Forgiveness is an important and difficult value that we talk about in Circle often when we talk about how clients can repair harm to themselves, those they hurt, and the community. Ellie Krug - writer, lawyer, human in her own words - wrote recently about forgiveness and creating an inclusive environment in which forgiveness is valued. We've included an exerpt from her most recent newsletter. Sign up for Ellie's newsletter here and visit her website here.
Let’s face it: in diverse workplaces, there’s a greater risk for misunderstandings, misstatements (aka micro-aggressions) or hurt feelings between colleagues who themselves are diverse. This is in part because everyone brings to the workplace different perspectives and experiences, some of which may be rooted in historical and personal trauma. It’s inevitable that someone will say or do something that will adversely impact a co-worker; ordinarily this is a problem but when the subject matter of the offending action is tied to one’s identity as a diverse person, things get even more complicated.
From an HR (or even a simple humanist) perspective, it’s important that the offending work colleague apologize for the statement or slight. As important, the team member who’s been offended or slighted needs to forgive the offender. A team member who harbors animosity toward a past offender often is less productive and a potential agent to degrade morale, particularly among other diverse team members.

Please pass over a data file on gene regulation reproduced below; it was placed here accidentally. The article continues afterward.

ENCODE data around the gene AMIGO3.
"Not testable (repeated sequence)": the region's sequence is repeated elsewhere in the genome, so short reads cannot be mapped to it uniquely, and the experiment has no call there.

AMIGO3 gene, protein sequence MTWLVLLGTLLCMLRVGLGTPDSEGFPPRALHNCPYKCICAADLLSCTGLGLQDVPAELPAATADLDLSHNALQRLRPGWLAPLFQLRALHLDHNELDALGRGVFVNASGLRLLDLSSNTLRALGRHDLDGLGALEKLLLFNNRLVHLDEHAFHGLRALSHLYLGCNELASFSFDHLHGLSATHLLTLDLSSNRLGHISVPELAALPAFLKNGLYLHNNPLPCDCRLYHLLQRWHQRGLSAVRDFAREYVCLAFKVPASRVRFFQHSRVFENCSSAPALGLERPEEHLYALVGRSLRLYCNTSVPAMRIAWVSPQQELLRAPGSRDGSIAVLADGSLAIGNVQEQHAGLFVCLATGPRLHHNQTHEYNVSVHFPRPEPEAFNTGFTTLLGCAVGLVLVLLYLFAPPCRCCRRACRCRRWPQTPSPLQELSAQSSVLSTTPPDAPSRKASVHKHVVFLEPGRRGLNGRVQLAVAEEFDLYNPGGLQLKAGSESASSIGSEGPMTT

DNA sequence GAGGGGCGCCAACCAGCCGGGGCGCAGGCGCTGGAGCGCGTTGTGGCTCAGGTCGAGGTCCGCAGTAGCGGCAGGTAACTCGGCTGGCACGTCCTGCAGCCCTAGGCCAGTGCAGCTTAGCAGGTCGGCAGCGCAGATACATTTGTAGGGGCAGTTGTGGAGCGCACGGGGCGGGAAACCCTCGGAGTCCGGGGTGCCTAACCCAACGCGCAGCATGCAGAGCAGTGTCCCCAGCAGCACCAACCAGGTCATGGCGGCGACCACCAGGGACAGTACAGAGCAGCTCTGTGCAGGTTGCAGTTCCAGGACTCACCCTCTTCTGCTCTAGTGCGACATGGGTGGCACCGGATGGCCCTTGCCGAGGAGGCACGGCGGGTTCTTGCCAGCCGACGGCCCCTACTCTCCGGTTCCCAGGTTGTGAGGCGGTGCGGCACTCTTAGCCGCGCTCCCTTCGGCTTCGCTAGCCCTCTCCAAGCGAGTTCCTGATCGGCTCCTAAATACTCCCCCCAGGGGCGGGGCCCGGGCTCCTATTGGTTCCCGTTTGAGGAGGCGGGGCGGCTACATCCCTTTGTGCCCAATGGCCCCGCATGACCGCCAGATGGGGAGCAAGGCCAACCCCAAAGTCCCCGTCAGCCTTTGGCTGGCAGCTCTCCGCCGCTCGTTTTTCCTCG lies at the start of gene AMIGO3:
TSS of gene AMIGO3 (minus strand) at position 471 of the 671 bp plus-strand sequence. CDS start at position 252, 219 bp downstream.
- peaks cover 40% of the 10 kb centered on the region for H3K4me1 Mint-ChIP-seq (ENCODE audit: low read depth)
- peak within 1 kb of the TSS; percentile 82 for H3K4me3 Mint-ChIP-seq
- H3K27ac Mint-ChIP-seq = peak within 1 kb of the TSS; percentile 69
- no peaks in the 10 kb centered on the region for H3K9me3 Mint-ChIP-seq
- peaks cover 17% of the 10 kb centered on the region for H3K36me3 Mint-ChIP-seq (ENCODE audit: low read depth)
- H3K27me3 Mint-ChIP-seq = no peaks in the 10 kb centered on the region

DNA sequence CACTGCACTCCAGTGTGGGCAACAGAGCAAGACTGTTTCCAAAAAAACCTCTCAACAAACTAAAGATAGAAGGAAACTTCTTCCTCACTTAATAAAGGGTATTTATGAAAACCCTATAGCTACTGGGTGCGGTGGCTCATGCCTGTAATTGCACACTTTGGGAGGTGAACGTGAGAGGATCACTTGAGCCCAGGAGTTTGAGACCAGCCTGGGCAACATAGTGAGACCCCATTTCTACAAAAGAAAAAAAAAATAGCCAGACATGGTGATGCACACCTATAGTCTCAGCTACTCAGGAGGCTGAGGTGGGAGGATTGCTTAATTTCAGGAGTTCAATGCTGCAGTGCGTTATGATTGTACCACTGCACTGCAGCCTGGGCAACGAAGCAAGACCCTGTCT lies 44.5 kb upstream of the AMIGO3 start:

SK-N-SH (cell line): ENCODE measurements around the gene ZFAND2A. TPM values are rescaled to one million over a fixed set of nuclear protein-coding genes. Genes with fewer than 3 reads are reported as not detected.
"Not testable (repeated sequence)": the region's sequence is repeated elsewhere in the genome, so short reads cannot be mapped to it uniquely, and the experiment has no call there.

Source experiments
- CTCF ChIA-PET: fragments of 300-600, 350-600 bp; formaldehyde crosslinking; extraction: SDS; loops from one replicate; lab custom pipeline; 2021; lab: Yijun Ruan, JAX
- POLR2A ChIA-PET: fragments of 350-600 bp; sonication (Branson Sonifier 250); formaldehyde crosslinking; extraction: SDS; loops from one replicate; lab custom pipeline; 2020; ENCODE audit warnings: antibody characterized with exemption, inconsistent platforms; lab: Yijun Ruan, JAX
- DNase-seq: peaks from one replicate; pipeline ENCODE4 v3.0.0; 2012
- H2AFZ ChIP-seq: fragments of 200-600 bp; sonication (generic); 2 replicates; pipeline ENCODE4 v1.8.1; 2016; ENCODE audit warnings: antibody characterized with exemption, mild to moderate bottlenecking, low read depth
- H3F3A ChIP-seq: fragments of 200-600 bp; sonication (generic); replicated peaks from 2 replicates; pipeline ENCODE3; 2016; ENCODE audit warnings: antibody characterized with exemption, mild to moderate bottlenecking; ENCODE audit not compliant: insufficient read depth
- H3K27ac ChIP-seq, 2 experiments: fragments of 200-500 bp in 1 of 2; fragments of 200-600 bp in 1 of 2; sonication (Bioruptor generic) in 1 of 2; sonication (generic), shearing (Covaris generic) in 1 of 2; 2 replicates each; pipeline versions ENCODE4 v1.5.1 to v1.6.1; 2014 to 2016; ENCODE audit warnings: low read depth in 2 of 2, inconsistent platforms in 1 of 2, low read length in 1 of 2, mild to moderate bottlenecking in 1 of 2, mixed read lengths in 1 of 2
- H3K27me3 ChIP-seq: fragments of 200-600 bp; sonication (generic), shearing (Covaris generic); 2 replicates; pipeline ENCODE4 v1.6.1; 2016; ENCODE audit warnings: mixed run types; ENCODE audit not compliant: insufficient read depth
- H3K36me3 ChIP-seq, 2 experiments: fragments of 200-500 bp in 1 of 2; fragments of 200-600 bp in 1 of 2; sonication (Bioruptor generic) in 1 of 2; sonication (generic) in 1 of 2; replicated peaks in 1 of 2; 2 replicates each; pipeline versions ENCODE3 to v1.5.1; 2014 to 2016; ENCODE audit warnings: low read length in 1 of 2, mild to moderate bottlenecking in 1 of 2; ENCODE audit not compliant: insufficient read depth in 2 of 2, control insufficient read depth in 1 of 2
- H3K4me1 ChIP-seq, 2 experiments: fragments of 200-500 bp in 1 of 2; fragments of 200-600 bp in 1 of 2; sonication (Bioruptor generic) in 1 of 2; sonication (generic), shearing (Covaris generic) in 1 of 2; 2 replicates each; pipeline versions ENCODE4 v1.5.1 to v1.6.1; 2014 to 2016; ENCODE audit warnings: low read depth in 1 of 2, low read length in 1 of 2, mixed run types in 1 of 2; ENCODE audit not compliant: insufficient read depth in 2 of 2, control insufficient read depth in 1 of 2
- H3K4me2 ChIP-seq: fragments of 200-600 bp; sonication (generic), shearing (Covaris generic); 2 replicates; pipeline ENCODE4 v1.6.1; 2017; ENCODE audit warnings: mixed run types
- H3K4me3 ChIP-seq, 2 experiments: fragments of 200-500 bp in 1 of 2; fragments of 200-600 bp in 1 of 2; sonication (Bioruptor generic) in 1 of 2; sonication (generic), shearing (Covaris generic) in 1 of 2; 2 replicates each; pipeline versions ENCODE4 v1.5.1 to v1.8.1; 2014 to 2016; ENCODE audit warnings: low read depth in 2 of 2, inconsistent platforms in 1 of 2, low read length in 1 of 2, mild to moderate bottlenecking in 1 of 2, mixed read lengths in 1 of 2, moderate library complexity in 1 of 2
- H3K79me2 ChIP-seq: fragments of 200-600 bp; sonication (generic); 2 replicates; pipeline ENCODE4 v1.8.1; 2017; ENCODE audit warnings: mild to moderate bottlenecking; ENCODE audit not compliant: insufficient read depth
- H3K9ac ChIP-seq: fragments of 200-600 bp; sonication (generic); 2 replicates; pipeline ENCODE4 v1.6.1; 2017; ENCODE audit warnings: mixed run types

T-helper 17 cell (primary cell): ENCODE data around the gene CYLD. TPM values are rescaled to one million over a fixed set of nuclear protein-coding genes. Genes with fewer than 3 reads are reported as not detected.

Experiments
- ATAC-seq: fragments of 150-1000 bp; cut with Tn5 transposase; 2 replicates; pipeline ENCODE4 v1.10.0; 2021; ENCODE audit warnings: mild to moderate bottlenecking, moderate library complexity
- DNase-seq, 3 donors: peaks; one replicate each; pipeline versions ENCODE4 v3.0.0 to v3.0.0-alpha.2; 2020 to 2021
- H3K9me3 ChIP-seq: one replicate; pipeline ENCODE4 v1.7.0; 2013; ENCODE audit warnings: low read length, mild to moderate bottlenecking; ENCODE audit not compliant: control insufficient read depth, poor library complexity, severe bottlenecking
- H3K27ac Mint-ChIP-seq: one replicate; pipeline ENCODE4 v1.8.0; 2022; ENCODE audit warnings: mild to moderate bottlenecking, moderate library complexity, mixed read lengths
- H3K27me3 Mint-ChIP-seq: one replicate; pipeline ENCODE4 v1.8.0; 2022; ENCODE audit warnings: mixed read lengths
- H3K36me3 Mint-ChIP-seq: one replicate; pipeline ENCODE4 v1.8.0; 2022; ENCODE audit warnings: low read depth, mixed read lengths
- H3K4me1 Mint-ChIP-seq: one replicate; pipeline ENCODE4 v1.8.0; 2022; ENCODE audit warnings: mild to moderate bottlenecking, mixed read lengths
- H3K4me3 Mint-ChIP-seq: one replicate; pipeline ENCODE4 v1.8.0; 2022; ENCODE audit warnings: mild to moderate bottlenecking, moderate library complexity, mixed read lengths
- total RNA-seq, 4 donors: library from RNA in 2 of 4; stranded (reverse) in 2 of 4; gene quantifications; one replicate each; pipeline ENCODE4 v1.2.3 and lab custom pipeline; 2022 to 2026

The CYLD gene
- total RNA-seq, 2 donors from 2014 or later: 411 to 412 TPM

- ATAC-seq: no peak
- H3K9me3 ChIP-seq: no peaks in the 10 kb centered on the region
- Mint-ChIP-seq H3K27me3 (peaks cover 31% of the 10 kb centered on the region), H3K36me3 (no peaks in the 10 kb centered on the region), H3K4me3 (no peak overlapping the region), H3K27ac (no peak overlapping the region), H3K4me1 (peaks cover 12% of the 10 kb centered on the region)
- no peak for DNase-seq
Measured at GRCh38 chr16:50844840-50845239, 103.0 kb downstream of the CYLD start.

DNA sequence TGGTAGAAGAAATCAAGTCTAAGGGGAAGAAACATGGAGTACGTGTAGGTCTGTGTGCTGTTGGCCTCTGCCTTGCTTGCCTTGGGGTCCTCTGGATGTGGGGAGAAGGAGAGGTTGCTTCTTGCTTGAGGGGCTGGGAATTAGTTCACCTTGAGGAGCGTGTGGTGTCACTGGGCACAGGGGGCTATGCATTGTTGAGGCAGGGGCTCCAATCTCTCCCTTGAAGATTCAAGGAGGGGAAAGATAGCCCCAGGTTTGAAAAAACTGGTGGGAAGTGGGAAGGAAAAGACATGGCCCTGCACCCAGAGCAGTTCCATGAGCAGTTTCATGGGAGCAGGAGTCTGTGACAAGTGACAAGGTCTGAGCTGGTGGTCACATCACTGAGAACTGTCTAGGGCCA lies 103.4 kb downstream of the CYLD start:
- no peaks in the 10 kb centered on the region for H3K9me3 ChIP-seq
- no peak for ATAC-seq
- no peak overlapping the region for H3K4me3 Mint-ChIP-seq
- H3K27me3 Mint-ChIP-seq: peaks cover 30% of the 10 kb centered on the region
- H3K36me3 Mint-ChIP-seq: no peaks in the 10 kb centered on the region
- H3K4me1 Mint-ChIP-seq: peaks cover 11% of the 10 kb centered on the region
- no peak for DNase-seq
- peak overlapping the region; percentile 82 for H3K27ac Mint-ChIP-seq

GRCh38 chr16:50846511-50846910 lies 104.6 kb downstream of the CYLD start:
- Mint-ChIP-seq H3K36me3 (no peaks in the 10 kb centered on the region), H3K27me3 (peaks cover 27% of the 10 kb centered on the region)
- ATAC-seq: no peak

Here are some quick tips about how to foster forgiveness in a diverse workplace:
- Talk about and frequently reinforce that forgiveness is a workplace or organizational value.
- Ensure that you, as a workplace leader, practice what you preach by forgiving team members who have offended you.
- In the instance of another team member who’s been offended and once an apology has been made, talk about the need for forgiveness; then set the expectation that the offended team member will work toward forgiving the transgressor.
- Check-in with the offended team member to determine where they are relative to forgiveness; if they’re finding it difficult to forgive the offender, provide resources on the power of forgiveness. (One such resource is the REACH model created by Everett L. Worthington, which he developed after a horrific crime was committed upon a family member.)
- If the offended team member still can’t forgive, get help—bring in a professional/therapist who can add an element of objectivity to the situation.
- Conduct workplace training on the power of apologizing and forgiving. Everett Worthington reports that an eight-hour forgiveness workshop can reduce subjects’ depression and anxiety levels as much as several months of psychotherapy would.
Some of the above points can be found in “The Power of Forgiveness at Work” by Brooke Deterline.
In short, forgiveness needs to be a key personal value for anyone. It’s not always easy to forgive but doing so allows one the freedom to move on and grow as a person.